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Spotlight on Optics


  • August 2013

Optics InfoBase > Spotlight on Optics > Absolute frequency of cesium 6S–8S 822 nm two-photon transition by a high-resolution scheme

Absolute frequency of cesium 6S–8S 822 nm two-photon transition by a high-resolution scheme

Published in Optics Letters, Vol. 38 Issue 16, pp.3186-3189 (2013)
by Chien-Ming Wu, Tze-Wei Liu, Ming-Hsuan Wu, Ray-Kuang Lee, and Wang-Yau Cheng

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Spotlight summary: Optical frequency measurements made a giant step forward 13 years ago when Ted Haensch and Jan Hall and their colleagues showed how to use a mode-locked laser to count optical frequencies. This Nobel-prize winning research made it possible to measure laser frequencies with mind-boggling precision. Scientists were suddenly able to spend less time babysitting lasers and to spend more time on atomic physics -- perfecting the science of stabilizing lasers to atomic transitions. The world record in this game is held by NIST, where a fractional frequency instability of only 1.6 x 10-18 has been demonstrated.

Ultra-stable lasers have applications in geodesy, interferometry, metrology, time-keeping, and communication. They are also used to challenge scientific ideas on a very fundamental level, in areas ranging from testing QED calculations in simple atoms, looking for parity non-conservation, and searching for possible variations in the values of fundamental constants.

For some of these applications, it is not enough to have a stable laser. Its absolute frequency must also be known. As of right now, the amazing stability of NIST-class lasers is not routinely available. The clockwork required for absolute frequency measurements, while available commercially, is not always convenient to have on hand. So it is important to have well-known "secondary" frequency standards that can be conveniently and inexpensively reproduced in nearly any laser lab where an absolute frequency needs to be measured.

The paper by We et al. is an impressive example of one such secondary standard. They measured the absolute frequency of the Cs 6S-8S transition at 811 nm. Their approach is a variation of modulation transfer spectroscopy using cw lasers. They use a ti:sapphire laser at 811 nm to excite the two-photon transition and measure the fluorescence cascade photons in the blue. The cw laser frequency is measured using a self-referenced fs-laser-based frequency comb.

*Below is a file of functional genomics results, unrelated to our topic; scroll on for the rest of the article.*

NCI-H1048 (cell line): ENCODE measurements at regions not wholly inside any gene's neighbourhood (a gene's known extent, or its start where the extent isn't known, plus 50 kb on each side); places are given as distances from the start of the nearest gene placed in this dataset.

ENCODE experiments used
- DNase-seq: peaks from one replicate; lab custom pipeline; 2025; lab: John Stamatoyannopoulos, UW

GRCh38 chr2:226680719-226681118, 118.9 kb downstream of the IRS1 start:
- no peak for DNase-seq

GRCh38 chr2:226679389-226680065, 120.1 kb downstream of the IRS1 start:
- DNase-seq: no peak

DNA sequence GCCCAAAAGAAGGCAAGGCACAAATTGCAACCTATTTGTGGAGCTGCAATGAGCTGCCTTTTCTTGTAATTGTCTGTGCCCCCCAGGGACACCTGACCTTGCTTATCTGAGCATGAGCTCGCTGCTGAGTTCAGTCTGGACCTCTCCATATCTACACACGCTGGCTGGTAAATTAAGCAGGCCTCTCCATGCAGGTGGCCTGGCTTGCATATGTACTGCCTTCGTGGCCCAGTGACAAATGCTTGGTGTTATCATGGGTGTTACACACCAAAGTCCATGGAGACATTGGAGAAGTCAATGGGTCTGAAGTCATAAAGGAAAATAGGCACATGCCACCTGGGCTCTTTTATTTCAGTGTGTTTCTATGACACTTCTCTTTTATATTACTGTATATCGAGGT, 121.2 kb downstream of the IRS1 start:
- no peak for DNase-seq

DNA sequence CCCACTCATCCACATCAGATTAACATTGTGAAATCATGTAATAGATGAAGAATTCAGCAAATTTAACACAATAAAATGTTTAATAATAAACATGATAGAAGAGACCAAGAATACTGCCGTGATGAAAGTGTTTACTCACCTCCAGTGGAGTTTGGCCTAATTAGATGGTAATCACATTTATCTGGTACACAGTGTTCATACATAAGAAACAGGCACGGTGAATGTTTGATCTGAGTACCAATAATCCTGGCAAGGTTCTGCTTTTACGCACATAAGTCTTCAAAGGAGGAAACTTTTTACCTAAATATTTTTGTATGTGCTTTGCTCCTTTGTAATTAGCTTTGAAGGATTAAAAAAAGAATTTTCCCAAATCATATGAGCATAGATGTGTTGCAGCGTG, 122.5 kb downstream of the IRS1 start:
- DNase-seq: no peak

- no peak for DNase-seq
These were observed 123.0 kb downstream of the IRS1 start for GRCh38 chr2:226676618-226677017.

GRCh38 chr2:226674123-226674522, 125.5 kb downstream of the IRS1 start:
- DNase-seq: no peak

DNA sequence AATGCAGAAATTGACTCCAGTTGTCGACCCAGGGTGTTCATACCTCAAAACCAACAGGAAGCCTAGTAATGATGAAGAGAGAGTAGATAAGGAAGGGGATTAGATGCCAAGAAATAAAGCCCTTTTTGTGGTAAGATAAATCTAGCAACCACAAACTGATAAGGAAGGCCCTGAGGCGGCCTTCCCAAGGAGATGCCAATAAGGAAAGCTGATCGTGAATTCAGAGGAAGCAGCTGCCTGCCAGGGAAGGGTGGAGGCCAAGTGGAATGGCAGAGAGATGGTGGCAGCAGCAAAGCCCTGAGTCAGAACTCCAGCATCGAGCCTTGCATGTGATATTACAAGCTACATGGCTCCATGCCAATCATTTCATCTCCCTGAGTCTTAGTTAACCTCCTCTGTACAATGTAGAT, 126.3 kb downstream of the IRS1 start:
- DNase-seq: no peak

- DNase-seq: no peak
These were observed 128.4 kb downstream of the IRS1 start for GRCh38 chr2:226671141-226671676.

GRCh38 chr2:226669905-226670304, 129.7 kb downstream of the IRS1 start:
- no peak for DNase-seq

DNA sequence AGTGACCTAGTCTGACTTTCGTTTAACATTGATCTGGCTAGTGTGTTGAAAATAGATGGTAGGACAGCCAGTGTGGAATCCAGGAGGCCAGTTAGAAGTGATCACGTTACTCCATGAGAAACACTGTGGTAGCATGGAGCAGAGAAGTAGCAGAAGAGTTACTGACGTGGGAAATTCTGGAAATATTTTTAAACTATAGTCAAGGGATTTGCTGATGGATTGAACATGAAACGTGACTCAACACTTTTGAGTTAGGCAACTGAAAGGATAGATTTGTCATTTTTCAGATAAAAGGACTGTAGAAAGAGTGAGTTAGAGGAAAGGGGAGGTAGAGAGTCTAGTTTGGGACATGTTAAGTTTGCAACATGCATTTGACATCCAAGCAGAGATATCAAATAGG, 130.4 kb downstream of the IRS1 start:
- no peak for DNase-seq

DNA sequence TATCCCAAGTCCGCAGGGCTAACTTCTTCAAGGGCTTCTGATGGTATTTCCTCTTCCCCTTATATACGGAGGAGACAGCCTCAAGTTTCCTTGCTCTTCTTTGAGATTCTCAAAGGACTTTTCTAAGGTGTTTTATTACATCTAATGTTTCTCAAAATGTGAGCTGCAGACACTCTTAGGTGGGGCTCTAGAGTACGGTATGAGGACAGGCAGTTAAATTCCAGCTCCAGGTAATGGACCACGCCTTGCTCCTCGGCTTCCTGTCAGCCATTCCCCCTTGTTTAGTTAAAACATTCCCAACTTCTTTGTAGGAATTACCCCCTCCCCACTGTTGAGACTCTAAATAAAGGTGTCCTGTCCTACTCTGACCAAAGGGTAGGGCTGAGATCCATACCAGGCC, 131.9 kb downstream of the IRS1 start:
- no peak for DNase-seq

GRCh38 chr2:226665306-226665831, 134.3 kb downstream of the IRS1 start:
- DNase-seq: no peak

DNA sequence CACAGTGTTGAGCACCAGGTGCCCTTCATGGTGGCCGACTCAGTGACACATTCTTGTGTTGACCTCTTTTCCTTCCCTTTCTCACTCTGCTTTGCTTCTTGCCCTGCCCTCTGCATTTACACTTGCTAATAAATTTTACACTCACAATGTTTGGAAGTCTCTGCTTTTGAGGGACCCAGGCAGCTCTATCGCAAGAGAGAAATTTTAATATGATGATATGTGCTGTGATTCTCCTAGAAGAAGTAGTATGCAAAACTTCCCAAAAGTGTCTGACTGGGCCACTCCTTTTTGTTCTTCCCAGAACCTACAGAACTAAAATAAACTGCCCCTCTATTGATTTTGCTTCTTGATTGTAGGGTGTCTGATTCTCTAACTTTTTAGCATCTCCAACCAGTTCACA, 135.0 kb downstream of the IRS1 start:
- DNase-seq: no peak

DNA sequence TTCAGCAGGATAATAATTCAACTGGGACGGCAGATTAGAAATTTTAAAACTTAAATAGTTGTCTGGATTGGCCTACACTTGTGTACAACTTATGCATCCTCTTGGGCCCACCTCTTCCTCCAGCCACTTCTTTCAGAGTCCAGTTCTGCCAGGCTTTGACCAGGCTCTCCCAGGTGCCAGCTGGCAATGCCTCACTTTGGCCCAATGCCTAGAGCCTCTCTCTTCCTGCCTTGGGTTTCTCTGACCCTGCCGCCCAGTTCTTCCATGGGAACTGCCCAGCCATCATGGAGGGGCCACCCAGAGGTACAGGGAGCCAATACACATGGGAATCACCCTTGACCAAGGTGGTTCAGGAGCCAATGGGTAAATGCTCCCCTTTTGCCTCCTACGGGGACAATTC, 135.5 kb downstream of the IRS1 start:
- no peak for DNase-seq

While the methods are somewhat routine, their result is astonishing. Finding that their measurements disagreed with high accuracy results in the literature, Wu et al. measured the 6S-8S transition frequency in 10 different Cs vapor cells. In former times, research groups made their own cells, repeatedly distilling and purifying Rb or other elements before sealing them off. But nowadays it is simply more convenient to buy cells from one of many different vendors. It has long been believed that commercial vapor cells were clean enough to allow accurate spectroscopy at the 10 kHz level, corresponding to a fractional frequency uncertainty of 3 x 10-11. The surprising result from Wu’s work is that the 6S-8S transition varies by hundreds of kHz in their cells. Cells with the largest shifts correlated with broader line widths, up to nearly a factor of 2. This is not pressure broadening due to Cs in the cell-- that has been taken out in their work. The shift and width are due, evidently, to impurities in the cell. Without a reasonable theory to guide them, they chose to quote their measured transition frequency from the cell with the narrowest line width -- the transition width that was closest to the natural linewidth.

This work has significant implications. Not only is every commercial vapor cell suddenly suspicious, but measurements that used a Rb or Cs or I2 or other vapor cell as a secondary frequency reference are called into some doubt, Wu’s work included. Cell-based spectroscopy, when used as a secondary frequency standard, is in the uncomfortable situation of having potentially large and unknown uncertainties. A high-accuracy measurement in an ultrapure and collision-free environment is certainly warranted. Atomic theory also has a near-term opportunity to explain what Wu et al. have measured, and to guide future measurements in this field.

The need for reliable secondary frequency standards is not going away. Wu’s results are a challenge to the field of spectroscopy. Cell manufacturers may need to develop some way of testing and validating their products. But until this is resolved, it looks like spectroscopists have a little more work to do.

--Scott Bergeson

Technical Division: Light–Matter Interactions
ToC Category: Atomic and Molecular Physics
OCIS Codes: (120.3940) Instrumentation, measurement, and metrology : Metrology
(270.1670) Quantum optics : Coherent optical effects
(300.3700) Spectroscopy : Linewidth
(300.6210) Spectroscopy : Spectroscopy, atomic

Posted on August 30, 2013

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